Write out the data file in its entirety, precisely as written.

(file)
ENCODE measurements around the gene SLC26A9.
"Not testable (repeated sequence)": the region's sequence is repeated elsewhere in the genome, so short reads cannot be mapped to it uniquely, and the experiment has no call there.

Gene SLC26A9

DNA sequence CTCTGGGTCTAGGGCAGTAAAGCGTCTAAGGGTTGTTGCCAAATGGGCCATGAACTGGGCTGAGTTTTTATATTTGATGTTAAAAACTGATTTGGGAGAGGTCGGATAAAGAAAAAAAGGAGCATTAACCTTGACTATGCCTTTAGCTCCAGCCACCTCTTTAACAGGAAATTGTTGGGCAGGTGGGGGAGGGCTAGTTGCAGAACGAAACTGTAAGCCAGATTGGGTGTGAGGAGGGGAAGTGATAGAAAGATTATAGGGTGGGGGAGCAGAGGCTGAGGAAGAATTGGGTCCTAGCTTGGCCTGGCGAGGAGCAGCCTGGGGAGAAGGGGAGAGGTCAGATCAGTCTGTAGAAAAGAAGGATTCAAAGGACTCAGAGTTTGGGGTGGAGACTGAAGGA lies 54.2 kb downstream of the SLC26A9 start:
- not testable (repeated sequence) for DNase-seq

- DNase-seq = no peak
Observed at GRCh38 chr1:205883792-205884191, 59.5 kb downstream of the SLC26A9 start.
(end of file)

ENCODE measurements around the gene SLC26A9.
"Not testable (repeated sequence)": the region's sequence is repeated elsewhere in the genome, so short reads cannot be mapped to it uniquely, and the experiment has no call there.

Gene SLC26A9

DNA sequence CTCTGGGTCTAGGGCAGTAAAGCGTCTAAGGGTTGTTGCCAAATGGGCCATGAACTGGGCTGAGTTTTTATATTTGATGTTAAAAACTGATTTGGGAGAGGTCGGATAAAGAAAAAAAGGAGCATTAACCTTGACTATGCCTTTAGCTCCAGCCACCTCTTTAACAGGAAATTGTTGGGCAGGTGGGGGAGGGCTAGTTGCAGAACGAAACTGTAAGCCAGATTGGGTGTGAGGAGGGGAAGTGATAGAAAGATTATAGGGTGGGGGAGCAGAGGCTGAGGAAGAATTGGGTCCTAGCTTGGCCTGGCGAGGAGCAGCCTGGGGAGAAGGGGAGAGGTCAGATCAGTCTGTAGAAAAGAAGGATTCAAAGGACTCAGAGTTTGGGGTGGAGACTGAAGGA lies 54.2 kb downstream of the SLC26A9 start:
- not testable (repeated sequence) for DNase-seq

- DNase-seq = no peak
Observed at GRCh38 chr1:205883792-205884191, 59.5 kb downstream of the SLC26A9 start.